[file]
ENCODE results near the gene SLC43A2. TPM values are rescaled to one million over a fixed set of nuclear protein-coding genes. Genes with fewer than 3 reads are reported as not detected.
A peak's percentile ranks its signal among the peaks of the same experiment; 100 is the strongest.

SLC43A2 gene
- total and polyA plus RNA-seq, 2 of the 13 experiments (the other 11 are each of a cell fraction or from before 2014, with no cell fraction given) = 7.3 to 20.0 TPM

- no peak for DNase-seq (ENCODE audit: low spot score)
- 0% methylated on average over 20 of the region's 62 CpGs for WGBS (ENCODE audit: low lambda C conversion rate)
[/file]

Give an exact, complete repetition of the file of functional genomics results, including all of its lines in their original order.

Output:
ENCODE results near the gene SLC43A2. TPM values are rescaled to one million over a fixed set of nuclear protein-coding genes. Genes with fewer than 3 reads are reported as not detected.
A peak's percentile ranks its signal among the peaks of the same experiment; 100 is the strongest.

SLC43A2 gene
- total and polyA plus RNA-seq, 2 of the 13 experiments (the other 11 are each of a cell fraction or from before 2014, with no cell fraction given) = 7.3 to 20.0 TPM

- no peak for DNase-seq (ENCODE audit: low spot score)
- 0% methylated on average over 20 of the region's 62 CpGs for WGBS (ENCODE audit: low lambda C conversion rate)